1)  You can successfully not pick me up at 3:45 am on a night bus when I am going home from a club.  While it is creepy enough to slide into the seat next to me on a nearly deserted bus, it is even creepier to try to engage me in conversation when I am actively wrapping my arms around my purse (and my personhood!) and actually feigning unconsciousness.  This is a legitimate sign that I am unreceptive and will not be proposing that you accompany me home for intercourse.  Well done, especially if I have to feign waking up so that I can go stand beside the bus driver with my keys in my fist and a mobile phone in the other hand, in case you try to follow me.  You have done very well in not picking me up. (more…)

boy-toys-girl-toysOkay, not the whole country, but the Swedes continue to kick the rest of the world’s ass in terms of making gender equality a central issue.  On the extreme edge of a wholly worthwhile effort comes news of a young Swedish couple who have raised their child, “Pop”, gender-free, refusing to reveal the sex of the two-and-a-half-year-old.  Pop is allowed to wear dresses or pants, play with whatever toys Pop chooses, and is not referred to by either masculine or feminine pronouns.  As AOL reports:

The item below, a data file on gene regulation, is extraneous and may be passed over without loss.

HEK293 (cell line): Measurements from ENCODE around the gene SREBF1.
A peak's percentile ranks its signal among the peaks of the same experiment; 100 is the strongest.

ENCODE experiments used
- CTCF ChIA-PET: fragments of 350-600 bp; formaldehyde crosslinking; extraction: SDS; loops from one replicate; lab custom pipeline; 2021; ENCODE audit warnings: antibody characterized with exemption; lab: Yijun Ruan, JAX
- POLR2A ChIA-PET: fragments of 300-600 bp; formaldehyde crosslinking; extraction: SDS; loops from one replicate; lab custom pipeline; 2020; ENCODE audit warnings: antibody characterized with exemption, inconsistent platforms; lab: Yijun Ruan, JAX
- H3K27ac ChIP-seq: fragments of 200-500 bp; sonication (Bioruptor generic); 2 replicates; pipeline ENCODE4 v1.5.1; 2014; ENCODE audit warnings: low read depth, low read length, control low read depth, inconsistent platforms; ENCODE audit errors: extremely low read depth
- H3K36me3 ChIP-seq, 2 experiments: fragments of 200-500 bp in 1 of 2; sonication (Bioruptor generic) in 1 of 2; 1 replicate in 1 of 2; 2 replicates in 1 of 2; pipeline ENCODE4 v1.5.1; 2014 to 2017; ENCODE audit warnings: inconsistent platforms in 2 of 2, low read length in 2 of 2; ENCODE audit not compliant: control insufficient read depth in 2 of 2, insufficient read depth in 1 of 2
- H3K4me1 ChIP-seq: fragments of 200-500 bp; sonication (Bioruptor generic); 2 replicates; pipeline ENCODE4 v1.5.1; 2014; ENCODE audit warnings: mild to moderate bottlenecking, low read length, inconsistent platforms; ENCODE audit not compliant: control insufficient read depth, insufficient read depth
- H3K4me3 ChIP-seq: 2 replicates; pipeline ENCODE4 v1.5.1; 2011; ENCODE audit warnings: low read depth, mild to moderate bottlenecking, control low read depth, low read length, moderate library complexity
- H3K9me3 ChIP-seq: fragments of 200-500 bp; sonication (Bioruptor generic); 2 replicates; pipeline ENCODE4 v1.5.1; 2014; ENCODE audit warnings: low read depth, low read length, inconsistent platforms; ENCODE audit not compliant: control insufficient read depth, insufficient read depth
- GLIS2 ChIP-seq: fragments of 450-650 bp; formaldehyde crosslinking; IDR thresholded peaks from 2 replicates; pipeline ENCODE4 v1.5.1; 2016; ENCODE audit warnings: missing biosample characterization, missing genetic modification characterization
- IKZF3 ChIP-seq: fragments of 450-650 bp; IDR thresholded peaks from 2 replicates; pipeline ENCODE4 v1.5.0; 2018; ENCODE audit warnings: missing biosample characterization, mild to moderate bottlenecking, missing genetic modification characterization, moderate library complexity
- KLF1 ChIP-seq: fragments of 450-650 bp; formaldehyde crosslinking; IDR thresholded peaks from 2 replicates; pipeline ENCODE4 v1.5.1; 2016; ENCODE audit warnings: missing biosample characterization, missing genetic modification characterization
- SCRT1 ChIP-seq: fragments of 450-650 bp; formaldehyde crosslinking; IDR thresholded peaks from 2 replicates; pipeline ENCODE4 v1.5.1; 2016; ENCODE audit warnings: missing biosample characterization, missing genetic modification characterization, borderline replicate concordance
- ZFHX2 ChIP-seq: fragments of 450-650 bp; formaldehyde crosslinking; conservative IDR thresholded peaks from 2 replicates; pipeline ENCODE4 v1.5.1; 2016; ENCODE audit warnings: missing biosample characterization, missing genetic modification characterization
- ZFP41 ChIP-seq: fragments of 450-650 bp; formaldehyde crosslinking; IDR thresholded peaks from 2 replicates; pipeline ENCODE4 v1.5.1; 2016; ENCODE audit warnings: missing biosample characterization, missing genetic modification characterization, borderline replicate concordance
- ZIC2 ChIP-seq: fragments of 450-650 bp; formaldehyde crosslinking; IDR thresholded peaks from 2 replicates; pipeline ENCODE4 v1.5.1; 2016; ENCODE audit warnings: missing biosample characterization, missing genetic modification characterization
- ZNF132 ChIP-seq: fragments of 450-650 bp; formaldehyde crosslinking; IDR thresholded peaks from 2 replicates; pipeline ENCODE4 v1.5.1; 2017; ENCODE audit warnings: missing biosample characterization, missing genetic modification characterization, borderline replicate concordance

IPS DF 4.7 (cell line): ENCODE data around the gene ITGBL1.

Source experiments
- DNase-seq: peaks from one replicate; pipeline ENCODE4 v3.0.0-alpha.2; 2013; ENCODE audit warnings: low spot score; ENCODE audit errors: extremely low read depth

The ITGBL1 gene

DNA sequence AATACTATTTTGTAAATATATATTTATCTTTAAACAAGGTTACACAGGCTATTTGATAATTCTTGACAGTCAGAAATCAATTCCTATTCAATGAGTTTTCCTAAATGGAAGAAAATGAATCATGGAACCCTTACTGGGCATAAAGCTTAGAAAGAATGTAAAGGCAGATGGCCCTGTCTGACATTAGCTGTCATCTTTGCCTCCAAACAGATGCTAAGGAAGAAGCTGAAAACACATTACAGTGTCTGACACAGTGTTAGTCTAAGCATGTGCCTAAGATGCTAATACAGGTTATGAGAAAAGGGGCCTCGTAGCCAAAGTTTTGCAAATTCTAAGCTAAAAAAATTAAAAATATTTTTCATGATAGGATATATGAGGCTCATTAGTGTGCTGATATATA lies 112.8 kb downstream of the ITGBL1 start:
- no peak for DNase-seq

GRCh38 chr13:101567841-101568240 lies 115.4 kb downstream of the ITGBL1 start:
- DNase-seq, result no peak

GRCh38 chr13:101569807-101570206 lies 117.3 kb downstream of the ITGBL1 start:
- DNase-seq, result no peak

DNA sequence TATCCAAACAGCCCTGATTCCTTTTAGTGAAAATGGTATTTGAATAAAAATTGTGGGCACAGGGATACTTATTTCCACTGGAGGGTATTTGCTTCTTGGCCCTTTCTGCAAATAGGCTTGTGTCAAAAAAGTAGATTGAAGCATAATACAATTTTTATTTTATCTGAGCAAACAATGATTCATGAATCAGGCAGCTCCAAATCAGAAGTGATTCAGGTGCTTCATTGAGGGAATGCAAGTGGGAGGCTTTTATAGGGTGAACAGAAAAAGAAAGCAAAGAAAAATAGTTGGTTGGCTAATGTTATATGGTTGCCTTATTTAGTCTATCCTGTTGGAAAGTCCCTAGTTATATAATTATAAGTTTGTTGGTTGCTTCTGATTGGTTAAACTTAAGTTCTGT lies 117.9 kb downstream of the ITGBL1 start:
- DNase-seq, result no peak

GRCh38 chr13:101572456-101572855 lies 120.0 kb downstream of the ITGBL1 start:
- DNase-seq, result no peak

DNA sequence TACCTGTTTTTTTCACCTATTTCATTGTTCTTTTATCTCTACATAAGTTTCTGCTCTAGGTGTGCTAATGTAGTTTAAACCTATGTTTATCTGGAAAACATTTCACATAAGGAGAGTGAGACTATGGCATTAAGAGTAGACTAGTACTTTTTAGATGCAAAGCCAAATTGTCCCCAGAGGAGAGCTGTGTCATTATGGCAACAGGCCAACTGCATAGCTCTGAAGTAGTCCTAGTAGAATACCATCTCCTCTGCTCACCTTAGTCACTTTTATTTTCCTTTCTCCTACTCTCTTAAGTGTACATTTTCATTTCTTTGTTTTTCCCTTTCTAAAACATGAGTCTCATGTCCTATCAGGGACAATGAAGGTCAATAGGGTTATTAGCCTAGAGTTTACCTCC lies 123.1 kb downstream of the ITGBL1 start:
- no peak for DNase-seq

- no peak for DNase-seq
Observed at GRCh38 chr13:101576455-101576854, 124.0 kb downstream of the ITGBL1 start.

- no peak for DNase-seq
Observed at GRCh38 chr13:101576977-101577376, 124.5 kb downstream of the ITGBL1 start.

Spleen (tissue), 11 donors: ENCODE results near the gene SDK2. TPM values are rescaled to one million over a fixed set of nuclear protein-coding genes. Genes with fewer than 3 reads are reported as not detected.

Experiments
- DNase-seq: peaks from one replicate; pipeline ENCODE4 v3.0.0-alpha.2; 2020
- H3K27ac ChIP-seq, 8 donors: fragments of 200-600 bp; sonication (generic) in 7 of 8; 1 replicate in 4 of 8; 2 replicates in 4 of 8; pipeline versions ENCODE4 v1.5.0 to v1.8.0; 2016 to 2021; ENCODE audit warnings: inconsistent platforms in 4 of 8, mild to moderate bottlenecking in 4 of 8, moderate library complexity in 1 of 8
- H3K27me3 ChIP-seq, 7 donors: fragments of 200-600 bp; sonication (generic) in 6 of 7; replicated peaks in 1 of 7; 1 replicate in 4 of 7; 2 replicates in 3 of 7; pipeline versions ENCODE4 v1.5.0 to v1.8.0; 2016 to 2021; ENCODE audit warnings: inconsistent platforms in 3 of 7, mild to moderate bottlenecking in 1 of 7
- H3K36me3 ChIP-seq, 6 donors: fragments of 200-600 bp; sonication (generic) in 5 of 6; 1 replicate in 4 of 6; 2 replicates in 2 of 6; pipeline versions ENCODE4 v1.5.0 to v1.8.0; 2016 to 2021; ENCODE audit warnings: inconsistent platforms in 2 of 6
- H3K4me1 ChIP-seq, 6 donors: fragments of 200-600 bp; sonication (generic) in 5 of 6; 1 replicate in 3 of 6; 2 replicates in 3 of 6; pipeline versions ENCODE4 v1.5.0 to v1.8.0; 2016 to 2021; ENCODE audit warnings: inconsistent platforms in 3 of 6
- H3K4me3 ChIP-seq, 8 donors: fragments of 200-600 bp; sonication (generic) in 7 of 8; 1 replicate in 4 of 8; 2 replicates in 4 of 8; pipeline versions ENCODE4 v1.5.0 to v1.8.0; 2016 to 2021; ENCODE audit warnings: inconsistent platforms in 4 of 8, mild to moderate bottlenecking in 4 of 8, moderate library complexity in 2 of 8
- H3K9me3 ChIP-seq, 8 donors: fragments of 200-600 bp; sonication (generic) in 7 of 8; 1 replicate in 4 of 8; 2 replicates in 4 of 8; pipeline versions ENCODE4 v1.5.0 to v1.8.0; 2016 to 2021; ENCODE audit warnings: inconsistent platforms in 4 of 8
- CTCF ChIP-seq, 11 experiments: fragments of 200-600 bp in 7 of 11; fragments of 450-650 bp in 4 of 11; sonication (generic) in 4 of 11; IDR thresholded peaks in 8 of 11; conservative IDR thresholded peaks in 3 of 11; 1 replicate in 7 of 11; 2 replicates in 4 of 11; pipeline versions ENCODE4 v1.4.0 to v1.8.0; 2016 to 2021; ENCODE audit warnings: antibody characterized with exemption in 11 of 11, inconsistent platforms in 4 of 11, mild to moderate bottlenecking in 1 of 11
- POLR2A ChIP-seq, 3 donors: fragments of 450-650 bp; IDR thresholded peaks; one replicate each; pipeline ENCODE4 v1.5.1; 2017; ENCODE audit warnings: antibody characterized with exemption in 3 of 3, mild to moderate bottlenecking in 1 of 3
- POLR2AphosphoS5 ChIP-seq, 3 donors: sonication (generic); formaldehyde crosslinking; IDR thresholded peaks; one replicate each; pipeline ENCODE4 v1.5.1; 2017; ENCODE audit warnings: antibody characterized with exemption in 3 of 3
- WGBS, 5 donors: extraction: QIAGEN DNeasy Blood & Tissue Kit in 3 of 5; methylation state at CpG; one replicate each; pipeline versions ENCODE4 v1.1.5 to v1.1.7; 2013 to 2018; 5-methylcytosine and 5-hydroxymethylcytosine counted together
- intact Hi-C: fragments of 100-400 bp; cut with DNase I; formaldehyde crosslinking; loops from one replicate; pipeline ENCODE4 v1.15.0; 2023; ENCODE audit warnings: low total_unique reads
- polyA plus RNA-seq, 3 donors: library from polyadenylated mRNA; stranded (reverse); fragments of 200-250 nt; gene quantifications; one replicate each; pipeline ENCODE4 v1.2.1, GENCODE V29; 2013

Back in March, the parents gave an interview to the Svenska Dagbladet newspaper, saying they decided not to reveal their child’s sex because they believe gender is a social construction.
“We want Pop to grow up more freely and avoid being forced into a specific gender mold from the outset,” said the child’s mother, “Nora.” (The paper used fake names for the entire family to protect their privacy.)
“It’s cruel to bring a child into the world with a blue or pink stamp on their forehead,” the mother said.


 Predictably, a lot of people think this is a terrible idea and potentially long-term damaging to the child.  I’m not so sure.  First off, Pop’s well-meaning parents say that Pop’s sex will be revealed when Pop decides that it is time, and seem to accept that this will likely be at school-age when social pressures dictate.  They’re not enforcing a gender-free lifestyle on a kid going through puberty. (more…)